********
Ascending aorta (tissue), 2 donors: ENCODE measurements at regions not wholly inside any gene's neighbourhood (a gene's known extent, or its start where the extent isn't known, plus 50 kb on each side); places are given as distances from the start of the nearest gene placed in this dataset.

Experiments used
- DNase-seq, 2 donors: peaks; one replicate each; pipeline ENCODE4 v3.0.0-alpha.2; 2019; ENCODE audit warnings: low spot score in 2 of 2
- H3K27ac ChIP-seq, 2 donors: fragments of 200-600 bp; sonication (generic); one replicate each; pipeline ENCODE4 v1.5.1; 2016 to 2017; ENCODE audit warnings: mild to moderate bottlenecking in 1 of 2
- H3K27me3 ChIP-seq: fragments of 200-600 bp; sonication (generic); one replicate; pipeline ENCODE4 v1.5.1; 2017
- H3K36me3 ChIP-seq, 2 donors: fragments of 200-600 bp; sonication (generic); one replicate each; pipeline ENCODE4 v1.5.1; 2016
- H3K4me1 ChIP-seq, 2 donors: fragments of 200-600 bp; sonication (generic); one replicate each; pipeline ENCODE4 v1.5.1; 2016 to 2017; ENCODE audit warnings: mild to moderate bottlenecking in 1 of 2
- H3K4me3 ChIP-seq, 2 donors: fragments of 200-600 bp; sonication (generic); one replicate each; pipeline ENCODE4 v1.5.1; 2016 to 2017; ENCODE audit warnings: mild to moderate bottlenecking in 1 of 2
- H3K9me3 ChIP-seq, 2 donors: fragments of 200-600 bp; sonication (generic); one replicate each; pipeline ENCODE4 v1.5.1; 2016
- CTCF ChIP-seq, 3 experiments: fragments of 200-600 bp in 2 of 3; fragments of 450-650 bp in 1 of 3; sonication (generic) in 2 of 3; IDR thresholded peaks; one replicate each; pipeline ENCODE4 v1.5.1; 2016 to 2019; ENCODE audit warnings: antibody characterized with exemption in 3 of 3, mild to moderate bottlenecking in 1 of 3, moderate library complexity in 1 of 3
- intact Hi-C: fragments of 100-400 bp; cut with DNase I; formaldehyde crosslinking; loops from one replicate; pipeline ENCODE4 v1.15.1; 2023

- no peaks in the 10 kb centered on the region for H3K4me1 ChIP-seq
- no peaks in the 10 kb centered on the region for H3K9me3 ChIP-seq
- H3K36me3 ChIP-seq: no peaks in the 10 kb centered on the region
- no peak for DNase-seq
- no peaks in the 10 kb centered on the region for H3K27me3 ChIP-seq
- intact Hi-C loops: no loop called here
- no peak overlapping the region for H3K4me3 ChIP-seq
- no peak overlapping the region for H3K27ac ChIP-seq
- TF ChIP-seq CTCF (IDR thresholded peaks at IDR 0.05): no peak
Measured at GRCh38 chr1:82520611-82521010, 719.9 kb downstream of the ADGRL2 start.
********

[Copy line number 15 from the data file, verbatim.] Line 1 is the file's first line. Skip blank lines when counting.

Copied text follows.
- no peak for DNase-seq